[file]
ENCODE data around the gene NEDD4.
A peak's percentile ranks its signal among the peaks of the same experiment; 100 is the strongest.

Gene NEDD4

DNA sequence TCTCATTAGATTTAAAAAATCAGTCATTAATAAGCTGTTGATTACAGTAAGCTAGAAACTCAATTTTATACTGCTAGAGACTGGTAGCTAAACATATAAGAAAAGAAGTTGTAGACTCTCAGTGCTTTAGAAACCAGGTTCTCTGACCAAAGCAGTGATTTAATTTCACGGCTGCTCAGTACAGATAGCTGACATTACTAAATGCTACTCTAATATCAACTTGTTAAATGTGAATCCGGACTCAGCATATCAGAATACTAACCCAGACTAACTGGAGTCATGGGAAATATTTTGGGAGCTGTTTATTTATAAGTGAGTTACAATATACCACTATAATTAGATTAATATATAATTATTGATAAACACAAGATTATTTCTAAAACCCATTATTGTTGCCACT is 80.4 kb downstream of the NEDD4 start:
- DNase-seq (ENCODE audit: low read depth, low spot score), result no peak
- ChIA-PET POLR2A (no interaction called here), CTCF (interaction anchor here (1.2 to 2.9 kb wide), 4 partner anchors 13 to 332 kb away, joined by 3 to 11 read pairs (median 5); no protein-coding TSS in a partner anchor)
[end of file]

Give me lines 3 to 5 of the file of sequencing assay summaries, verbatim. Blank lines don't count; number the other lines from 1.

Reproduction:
Gene NEDD4

DNA sequence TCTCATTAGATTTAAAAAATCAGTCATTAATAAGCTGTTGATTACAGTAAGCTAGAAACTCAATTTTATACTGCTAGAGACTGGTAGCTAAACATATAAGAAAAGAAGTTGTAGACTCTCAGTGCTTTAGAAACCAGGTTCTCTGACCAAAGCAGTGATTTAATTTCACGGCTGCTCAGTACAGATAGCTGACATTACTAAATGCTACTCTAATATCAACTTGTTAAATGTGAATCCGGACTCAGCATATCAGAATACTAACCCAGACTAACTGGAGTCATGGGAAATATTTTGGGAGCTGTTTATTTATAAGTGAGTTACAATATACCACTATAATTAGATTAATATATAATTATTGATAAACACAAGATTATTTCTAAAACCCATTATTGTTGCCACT is 80.4 kb downstream of the NEDD4 start:
- DNase-seq (ENCODE audit: low read depth, low spot score), result no peak